We know that stats: 36 races are on the ballots; to takeover control, Republicans need a net gain of 6. And the closer we get, the more the contest seems to be coming down to just 4 or 5 key states.
As listeners of this podcast know, most predictions show probabilities leaning toward a Republican win. Of course, a few notable exceptions exist.
And now a new one: the Women’s Voices Women’s Vote Action Fund and Democracy Corp teamed up to look at the Senate races. Their finding: For the first time in this election cycle, movement across a “range of indicators that suggest the Democrats are more likely to hold control of the U.S. Senate than not.”
The survey was conducted by Stan Greenberg, longtime Democratic pollster, Polling adviser to President Bill Clinton, Al Gore and Nelson Mandela, among many others; CEO of Greenberg Quinlan Rosner and Co-Founder Democracy Corps.
Direct download: Stan_Greenberg_10-8-14.mp3
-- posted at: 8:50pm EST
Fri, 3 October 2014
Is there any office in American politics with simultaneously more and less power than the Vice Presidency?
Indeed, there may be no phrase in American politics that carries more unspoken meanings than “A heartbeat away.” It’s been used to create fear and doubt, as well as confidence and sure-handedness. It’s both an insult and an honor – the burden and opportunity that comes with attaining our nation’s second-highest office.
In recent campaigns, the office has taken on incredible – even outsized – importance. From the Veepstakes watches that dominate coverage for months to the nominees themselves -- Lloyd Bentsen and Dan Quayle; Al Gore and Jack Kemp; Sarah Palin and Joe Biden – the vice president’s role today carries unquestioned importance.
But this wasn’t always the case. Once upon a time, the vice presidency was a laughing stock, a place to hide people, placate others and at times, just plain disappear. What changed?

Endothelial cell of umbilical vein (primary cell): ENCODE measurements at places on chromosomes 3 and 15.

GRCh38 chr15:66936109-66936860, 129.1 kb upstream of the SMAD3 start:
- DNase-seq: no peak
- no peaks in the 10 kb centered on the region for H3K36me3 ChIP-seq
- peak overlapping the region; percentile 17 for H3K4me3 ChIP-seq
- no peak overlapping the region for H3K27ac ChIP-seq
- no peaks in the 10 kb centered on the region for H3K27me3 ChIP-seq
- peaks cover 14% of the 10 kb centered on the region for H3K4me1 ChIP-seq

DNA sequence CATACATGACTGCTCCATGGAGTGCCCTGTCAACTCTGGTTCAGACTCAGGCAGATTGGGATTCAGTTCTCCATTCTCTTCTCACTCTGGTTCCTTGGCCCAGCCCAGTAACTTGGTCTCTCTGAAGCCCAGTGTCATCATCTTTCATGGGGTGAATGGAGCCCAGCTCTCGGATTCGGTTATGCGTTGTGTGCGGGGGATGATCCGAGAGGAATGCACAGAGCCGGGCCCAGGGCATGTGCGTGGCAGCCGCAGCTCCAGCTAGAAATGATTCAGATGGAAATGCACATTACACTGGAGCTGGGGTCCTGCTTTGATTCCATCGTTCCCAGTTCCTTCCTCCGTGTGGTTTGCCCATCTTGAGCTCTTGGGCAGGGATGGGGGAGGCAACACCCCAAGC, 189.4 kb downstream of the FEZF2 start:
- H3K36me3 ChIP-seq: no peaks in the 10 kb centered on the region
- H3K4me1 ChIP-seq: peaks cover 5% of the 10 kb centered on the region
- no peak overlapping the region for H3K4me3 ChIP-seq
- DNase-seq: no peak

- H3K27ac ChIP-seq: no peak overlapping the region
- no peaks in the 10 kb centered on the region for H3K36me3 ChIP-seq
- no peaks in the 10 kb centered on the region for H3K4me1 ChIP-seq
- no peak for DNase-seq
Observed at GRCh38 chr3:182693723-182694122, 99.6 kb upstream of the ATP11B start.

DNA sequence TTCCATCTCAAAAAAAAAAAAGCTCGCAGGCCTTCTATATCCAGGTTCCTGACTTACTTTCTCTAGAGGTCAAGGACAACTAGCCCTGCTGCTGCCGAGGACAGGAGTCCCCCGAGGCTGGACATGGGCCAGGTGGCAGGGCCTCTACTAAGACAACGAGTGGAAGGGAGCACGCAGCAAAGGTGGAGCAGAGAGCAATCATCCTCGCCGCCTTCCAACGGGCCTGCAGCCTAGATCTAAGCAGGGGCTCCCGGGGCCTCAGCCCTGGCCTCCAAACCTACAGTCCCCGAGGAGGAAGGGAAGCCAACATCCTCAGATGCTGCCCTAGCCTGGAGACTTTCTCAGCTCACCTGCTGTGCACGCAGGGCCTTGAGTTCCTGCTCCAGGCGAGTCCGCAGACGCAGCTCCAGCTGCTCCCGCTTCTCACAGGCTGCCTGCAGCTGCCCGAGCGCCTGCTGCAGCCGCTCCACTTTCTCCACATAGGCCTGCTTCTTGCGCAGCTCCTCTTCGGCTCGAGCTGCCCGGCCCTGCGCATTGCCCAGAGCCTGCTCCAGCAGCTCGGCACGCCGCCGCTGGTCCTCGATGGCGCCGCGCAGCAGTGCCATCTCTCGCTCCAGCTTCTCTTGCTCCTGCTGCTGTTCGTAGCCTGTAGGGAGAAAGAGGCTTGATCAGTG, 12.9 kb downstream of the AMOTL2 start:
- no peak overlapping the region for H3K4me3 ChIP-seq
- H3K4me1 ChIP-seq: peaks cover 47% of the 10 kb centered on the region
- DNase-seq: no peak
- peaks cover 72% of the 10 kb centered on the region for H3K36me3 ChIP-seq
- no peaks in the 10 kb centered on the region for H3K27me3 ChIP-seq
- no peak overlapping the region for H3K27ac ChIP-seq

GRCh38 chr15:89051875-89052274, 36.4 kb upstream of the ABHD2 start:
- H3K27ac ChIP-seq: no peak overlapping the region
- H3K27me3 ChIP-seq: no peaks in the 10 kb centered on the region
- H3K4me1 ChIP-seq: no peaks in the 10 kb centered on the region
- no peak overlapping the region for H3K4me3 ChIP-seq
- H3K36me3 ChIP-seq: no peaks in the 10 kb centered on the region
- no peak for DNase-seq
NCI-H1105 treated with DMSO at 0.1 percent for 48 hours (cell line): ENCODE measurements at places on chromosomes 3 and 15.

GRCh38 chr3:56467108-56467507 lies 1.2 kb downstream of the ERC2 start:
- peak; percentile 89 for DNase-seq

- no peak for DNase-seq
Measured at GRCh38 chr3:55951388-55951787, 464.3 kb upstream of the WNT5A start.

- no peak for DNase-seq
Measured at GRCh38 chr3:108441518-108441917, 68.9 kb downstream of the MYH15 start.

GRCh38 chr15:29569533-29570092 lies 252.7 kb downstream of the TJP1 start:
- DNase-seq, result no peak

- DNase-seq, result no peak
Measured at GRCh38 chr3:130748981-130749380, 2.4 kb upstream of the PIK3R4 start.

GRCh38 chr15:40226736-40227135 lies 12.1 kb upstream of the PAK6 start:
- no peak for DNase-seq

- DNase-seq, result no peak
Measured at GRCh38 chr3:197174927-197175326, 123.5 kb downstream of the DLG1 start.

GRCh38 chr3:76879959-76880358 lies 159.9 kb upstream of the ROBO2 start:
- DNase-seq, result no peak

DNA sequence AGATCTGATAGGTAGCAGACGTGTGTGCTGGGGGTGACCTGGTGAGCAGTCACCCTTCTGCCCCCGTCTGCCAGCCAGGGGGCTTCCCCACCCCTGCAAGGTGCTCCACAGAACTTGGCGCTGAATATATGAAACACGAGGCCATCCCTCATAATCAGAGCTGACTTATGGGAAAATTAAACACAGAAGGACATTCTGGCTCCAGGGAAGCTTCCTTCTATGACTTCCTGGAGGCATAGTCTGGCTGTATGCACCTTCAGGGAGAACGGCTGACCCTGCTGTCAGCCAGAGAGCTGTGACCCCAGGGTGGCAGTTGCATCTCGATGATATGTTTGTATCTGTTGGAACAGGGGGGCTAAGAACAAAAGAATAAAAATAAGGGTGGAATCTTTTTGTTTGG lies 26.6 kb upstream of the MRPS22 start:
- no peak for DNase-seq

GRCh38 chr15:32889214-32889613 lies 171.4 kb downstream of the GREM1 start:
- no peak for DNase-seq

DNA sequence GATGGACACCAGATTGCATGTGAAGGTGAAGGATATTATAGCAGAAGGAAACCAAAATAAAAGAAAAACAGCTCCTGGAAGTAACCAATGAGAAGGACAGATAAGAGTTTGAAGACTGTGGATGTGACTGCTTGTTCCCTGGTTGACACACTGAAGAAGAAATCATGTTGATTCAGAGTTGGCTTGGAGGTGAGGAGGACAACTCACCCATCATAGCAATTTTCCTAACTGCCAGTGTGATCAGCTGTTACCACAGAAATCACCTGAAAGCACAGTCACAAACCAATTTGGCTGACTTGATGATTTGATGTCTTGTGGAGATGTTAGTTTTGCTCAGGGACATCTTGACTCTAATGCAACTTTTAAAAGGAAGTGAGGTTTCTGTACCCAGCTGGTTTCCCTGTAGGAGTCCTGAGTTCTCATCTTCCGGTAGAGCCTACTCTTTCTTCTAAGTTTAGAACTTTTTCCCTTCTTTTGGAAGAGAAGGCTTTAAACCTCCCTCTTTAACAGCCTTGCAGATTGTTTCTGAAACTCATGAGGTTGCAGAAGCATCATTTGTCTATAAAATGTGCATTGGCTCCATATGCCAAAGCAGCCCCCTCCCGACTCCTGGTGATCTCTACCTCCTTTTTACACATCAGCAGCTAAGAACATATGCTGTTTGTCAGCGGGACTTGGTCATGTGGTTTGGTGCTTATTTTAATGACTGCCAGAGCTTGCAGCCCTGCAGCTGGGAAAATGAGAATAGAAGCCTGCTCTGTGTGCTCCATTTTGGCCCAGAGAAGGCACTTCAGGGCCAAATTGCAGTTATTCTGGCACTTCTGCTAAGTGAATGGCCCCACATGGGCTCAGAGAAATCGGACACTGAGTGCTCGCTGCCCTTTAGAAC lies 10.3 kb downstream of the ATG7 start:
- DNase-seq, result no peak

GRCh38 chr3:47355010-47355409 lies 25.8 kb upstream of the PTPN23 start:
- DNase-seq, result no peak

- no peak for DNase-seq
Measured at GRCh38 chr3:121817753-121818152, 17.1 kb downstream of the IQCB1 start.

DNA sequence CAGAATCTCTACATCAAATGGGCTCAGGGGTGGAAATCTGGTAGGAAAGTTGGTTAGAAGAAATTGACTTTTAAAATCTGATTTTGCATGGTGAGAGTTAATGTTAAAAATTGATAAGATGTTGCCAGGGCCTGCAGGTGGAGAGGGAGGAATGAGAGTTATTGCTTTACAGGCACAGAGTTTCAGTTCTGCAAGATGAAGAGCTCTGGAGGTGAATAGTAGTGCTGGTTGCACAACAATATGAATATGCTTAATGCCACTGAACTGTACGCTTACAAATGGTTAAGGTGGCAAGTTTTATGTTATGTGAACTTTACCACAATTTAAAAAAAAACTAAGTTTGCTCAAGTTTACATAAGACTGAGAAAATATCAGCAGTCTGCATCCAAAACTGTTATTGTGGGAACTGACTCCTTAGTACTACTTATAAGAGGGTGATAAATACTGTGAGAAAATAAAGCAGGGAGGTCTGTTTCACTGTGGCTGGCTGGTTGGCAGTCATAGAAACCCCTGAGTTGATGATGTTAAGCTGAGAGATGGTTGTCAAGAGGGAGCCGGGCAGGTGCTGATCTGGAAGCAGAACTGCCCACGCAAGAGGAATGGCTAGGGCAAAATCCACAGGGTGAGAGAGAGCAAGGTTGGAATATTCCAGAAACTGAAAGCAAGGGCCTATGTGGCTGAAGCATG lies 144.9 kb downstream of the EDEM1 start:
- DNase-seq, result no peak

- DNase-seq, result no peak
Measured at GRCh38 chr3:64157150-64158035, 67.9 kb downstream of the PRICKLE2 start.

Jules Witcover is the famed syndicated political columnist at the Baltimore Sun, Washington Post and Star and Los Angeles Times. He is the author of 14 books; co-author of 5 others. His most recent book is “The American Vice Presidency: From Irrelevance to Power”…
Direct download: Jules_Witcover_10-2-14.mp3
-- posted at: 9:23am EST
Wed, 24 September 2014
It remains impossible to talk about the 2014 Midterms without turning immediately to the big question – the only question –which party will take Senate Control? And who are we to fight that power?
So while we wait 6 weeks for actual results, we turn instead to predictive analysis –deep dives into dozens of race-by-race polls that seem to be released hourly. What do they show? How many seats are truly still in play? Where should we focus attention, and within that focus, what should we be looking for. And most simply, can’t anyone just tell us who’s going to win?
Sam Wang is an Associate professor of neuroscience and molecular biology at Princeton University. He is also founder of the Princeton Election Consortium, where he publishes one of the most-watched polling models around. Sam’s model has come under some scrutiny this election season, as it’s been one of the few models consistently predicting that the Democrats will retain the Senate. What does Wang know that the rest of us don’t?
Direct download: Sam_Wang_9-24-14.mp3
-- posted at: 4:36pm EST